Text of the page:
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Updating the PLOS ONE Nanomaterials Collection – Author Perspectives, Part 1

In July, we updated our Nanomaterials Collection, featuring papers published over the past few years in PLOS ONE. This collection showcases the breadth of the nanomaterials community at PLOS ONE, and includes papers on a variety of topics, such as fabrication of nanomaterials, nanomaterial-cell interactions, the role of nanomaterials in drug delivery, and nanomaterials in the environment.

To celebrate this updated collection, we are conducting a series of Q&As with authors whose work is included in the collection. First out is our conversations with Stacey Harper from Oregon State University, David Estrada from Boise State University and Vernita Gordon from The University of Texas at Austin. They provide thought-provoking insights into the future of nanotechnology, the environmental impact of nanomaterials, new ways in which scientific advances can be shared and disseminated, and how being a researcher means being open to work taking unexpected directions. We will be adding more author interviews over the next few weeks, so please do keep checking back.

Stacey Harper – Oregon State University

Dr. Stacey Harper is a Professor in the School of Chemical, Biological & Environmental Engineering and the Department of Environmental & Molecular Toxicology at OSU.  Studies in the Harper laboratory use rapid assays with whole organisms and communities of organisms to evaluate the toxic potential of diverse nanomaterials, including nanoplastics.  Dr. Harper is the President for the Pacific Northwest Society of Environmental Toxicology and Chemistry (SETAC), a member of SETAC Nano Interest Group Steering Committee, a leader of the Pacific Northwest Consortium on Plastics, and was recognized by the US National Nanotechnology Coordination Office as one of the outstanding women in nanotechnology in 2019.

Stacey Harper’s paper in the Nanomaterials Collection: Crandon LE, Boenisch KM, Harper BJ, Harper SL (2020) Adaptive methodology to determine hydrophobicity of nanomaterials in situ. PLoS ONE 15(6): e0233844.

What route did you take to where you currently are in your career?

SH: The path was clearly not straight, nor was it really planned.  I found that at every decision point in my career that I would choose the path that I found most rewarding.  Starting my graduate career in comparative physiology gave me a lot of perspective and opportunities to explore the science that I was interested in. I moved into a post-doctoral position with the Environmental Protection Agency and explored a diverse array of projects and was intrigued by the newly emerging field of nanoscience and nanotoxicology.  I enjoy the challenge of finding answers to questions and solving issues that others would pass over for something guaranteed to succeed.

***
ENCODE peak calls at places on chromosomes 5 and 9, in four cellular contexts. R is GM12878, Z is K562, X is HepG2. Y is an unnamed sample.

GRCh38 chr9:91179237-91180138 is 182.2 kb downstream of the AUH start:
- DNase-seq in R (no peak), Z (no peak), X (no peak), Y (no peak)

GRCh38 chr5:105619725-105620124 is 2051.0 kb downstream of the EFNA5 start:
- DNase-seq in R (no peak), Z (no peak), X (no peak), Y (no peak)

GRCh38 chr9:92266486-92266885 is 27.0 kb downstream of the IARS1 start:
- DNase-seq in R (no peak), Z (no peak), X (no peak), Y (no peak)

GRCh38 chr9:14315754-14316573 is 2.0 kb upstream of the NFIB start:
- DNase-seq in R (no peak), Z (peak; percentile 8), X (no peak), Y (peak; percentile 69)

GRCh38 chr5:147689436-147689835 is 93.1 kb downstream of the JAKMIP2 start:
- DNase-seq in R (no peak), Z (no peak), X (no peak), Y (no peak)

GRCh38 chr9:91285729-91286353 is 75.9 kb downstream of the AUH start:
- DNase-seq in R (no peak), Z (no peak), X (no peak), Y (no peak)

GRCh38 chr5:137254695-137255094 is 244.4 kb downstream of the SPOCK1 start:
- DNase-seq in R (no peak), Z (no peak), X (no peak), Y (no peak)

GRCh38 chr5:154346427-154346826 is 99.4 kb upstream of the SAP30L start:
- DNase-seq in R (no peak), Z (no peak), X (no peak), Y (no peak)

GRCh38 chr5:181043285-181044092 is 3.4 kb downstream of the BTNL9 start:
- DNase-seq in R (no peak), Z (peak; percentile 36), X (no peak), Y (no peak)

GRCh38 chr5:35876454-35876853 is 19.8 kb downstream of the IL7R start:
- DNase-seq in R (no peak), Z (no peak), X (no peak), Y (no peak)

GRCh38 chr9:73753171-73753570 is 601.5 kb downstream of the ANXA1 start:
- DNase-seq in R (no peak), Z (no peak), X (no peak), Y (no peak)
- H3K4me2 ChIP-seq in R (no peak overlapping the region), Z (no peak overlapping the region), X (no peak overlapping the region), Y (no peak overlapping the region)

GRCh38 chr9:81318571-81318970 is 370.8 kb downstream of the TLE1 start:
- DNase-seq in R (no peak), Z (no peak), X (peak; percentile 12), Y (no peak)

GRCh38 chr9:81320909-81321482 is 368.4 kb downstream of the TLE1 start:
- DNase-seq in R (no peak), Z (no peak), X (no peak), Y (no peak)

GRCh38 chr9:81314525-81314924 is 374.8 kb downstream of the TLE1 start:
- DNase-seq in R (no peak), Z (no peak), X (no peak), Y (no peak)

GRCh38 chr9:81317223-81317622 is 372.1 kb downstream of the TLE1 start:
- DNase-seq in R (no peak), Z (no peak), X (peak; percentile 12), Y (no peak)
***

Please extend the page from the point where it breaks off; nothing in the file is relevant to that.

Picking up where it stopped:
What emerging topics in your field are you particularly excited about?

SH: The application of nanotechnology solutions to nearly all of the issues with water sustainability seems unlimited.  However, with any new technological solution, we need to consider the potential unintended consequences of the materials we design.  It gives me great pleasure to work in partnership with materials designers to ensure that the safety of their products during the research and development phase of product development.  It is extremely rewarding to provide manufacturers with the information they need to make the best environmentally responsible decisions.

How important are open science practices in your field? Do you have any success stories from your own research of sharing or reusing code, data, protocols, open hardware, interacting with preprints, or something else?

SH: Open science is critical to ensuring that information scientists generate are useful to the community of people that need that information.  Data sharing is one of my priorities, as such, I established an open source database (Nanomaterial Biological Interactions knowledgebase, for data from my research group on the toxic potential of a wide range of different nanomaterials that vary in composition, size, shape and surface chemistry.  As a leader of the National Cancer Institute Nanotechnology Working Group, we developed a standard for describing nanomaterial characteristics in a detailed fashion (ASTM E2909-13):

Standard Guide for Investigation/Study/Assay Tab-Delimited Format for Nanotechnologies (ISA-TAB-Nano): Standard File Format for the Submission and Exchange of Data on Nanomaterials and Characterizations